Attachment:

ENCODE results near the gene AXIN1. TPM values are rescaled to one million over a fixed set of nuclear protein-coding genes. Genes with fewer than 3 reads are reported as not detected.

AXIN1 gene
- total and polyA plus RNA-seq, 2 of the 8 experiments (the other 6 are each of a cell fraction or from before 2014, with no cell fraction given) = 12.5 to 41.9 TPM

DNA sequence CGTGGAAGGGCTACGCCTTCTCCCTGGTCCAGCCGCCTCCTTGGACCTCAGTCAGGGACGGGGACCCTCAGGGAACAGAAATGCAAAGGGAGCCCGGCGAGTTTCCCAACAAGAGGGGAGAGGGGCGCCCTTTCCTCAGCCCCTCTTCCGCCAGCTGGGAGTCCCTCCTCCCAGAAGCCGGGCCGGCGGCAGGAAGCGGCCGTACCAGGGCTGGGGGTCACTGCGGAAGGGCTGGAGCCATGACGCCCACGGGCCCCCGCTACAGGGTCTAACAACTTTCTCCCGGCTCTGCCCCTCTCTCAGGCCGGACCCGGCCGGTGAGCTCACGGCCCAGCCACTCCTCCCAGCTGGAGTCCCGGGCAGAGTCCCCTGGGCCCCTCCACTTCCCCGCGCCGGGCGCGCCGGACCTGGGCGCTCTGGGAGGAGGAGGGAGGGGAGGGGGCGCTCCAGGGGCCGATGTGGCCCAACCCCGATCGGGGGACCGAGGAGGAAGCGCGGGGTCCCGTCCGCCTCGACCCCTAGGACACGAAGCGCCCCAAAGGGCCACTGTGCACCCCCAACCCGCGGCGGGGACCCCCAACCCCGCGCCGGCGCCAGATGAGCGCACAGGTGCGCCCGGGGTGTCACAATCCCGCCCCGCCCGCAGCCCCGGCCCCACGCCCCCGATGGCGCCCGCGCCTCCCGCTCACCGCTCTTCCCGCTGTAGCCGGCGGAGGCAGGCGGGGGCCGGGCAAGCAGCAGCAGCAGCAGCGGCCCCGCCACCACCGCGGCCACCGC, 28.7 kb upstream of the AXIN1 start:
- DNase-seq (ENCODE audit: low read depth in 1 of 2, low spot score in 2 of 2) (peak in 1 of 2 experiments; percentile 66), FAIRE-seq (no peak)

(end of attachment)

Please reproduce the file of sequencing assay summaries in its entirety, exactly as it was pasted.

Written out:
ENCODE results near the gene AXIN1. TPM values are rescaled to one million over a fixed set of nuclear protein-coding genes. Genes with fewer than 3 reads are reported as not detected.

AXIN1 gene
- total and polyA plus RNA-seq, 2 of the 8 experiments (the other 6 are each of a cell fraction or from before 2014, with no cell fraction given) = 12.5 to 41.9 TPM

DNA sequence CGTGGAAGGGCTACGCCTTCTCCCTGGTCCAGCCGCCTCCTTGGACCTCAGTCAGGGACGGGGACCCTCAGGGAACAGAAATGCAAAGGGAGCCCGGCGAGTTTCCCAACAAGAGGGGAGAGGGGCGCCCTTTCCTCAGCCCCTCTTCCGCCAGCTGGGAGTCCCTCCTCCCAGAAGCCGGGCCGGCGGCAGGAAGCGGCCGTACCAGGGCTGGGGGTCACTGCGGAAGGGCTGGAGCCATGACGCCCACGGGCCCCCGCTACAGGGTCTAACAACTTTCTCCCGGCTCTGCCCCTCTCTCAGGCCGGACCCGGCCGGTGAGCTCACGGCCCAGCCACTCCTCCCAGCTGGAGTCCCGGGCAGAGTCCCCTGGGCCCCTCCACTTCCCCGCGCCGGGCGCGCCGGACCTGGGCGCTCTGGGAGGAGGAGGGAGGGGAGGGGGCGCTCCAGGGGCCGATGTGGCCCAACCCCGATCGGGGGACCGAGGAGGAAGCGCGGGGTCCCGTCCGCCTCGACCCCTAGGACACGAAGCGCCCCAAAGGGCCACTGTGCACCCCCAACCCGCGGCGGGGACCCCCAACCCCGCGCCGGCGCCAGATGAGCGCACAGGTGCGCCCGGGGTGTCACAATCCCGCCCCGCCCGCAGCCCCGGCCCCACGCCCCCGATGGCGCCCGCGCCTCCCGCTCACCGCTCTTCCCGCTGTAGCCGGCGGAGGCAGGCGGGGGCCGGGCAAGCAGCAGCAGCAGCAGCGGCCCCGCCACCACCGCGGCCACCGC, 28.7 kb upstream of the AXIN1 start:
- DNase-seq (ENCODE audit: low read depth in 1 of 2, low spot score in 2 of 2) (peak in 1 of 2 experiments; percentile 66), FAIRE-seq (no peak)